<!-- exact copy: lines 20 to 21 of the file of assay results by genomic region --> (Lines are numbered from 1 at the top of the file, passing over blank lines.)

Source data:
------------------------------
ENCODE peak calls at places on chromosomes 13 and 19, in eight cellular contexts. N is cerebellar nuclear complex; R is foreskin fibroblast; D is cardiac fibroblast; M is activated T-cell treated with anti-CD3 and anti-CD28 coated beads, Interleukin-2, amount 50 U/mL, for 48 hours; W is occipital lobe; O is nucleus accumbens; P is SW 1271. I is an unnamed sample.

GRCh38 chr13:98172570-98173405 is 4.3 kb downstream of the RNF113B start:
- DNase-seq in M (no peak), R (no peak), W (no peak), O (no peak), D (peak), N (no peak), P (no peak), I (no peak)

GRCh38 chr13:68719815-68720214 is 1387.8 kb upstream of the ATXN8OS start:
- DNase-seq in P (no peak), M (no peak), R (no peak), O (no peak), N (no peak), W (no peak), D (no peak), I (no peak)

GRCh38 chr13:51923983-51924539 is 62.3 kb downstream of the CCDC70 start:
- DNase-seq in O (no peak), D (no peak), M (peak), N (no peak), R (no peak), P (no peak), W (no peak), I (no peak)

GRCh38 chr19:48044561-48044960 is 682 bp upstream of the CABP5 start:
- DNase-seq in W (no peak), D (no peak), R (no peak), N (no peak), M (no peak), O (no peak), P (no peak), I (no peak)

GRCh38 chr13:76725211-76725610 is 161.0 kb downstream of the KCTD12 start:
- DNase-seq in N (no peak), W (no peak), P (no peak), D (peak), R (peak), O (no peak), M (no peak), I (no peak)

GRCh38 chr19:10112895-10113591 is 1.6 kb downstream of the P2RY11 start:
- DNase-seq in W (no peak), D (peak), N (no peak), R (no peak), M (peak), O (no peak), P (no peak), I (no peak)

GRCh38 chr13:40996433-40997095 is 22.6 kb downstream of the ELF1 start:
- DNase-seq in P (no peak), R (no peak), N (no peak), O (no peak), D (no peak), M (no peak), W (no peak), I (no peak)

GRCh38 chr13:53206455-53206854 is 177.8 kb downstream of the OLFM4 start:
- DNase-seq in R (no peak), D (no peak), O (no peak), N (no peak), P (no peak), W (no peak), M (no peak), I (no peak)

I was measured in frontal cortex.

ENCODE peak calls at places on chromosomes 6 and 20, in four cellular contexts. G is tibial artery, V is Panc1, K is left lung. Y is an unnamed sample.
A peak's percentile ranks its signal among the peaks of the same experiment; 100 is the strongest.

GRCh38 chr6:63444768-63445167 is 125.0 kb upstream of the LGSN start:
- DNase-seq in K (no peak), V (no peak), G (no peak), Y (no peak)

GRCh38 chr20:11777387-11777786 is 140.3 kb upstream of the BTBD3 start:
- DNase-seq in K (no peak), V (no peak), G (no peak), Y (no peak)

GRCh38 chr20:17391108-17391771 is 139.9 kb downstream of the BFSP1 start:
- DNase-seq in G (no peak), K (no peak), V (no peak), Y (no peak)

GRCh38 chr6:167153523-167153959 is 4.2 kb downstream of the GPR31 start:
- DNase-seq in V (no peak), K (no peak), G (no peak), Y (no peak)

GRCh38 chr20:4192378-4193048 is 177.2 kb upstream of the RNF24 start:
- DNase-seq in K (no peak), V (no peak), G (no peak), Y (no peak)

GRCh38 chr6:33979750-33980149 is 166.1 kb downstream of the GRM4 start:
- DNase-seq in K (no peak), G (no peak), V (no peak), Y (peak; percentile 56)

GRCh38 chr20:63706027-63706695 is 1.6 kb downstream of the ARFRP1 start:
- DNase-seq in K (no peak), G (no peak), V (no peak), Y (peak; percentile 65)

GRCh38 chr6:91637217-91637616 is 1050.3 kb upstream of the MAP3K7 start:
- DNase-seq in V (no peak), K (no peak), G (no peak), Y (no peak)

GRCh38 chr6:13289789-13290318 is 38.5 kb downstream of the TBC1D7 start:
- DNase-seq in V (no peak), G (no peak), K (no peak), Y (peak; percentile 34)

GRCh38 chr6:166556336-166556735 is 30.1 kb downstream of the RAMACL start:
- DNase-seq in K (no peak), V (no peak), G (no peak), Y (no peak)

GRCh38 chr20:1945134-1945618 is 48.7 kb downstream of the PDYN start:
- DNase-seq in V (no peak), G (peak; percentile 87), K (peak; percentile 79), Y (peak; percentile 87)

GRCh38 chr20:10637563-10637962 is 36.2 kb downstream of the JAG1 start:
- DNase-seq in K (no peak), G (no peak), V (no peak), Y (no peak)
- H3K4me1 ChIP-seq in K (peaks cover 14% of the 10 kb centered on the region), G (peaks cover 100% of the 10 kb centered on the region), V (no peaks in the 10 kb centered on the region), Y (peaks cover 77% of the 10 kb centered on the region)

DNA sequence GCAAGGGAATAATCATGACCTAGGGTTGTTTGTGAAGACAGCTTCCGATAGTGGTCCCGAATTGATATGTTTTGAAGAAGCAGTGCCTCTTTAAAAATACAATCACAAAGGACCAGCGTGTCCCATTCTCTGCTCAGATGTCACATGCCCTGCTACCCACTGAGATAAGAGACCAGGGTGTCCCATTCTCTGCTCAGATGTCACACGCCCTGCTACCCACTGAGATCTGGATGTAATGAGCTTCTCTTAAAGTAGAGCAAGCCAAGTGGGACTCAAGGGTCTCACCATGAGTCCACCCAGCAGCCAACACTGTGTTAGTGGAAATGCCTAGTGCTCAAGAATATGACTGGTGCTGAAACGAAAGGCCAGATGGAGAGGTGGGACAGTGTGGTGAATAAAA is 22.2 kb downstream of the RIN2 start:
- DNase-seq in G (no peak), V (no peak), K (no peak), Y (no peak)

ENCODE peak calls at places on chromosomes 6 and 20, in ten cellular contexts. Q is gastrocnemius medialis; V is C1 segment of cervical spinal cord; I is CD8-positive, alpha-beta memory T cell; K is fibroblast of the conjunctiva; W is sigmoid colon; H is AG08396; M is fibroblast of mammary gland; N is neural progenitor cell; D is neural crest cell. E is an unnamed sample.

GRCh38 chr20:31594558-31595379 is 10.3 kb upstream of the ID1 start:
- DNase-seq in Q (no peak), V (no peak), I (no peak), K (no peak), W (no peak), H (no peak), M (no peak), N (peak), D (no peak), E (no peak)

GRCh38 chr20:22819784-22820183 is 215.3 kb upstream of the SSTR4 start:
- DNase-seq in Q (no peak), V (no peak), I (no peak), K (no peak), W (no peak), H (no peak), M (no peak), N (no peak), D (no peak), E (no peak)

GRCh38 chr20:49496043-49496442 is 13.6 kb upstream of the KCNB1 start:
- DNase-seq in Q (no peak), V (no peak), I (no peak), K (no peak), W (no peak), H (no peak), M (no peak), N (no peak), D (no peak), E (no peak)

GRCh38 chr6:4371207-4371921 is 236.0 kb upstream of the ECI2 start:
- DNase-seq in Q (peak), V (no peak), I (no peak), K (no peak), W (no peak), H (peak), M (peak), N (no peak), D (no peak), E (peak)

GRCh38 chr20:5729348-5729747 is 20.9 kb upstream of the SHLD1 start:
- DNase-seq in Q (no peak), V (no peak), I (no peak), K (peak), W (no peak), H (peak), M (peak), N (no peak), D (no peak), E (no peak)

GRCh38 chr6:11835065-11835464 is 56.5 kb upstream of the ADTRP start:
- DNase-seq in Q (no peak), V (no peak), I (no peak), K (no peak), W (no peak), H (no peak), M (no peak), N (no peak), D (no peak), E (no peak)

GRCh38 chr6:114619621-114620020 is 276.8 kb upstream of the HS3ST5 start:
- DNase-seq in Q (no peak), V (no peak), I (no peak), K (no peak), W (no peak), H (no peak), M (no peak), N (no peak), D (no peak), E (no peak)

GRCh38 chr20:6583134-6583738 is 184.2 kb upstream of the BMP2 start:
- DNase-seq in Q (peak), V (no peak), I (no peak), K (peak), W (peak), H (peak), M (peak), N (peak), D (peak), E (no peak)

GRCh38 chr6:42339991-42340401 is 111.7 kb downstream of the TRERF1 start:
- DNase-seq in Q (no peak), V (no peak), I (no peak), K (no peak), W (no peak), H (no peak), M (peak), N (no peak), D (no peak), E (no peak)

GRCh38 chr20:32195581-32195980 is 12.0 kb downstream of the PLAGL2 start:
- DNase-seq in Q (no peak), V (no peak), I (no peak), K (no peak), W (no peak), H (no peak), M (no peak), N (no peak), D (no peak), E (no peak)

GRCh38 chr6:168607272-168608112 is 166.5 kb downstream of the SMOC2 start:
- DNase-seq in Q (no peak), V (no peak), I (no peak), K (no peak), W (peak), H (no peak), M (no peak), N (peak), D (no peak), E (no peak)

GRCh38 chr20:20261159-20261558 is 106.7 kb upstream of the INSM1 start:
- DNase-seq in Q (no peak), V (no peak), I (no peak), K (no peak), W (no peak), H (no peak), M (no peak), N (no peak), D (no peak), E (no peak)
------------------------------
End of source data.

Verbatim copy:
A peak's percentile ranks its signal among the peaks of the same experiment; 100 is the strongest.

GRCh38 chr6:63444768-63445167 is 125.0 kb upstream of the LGSN start: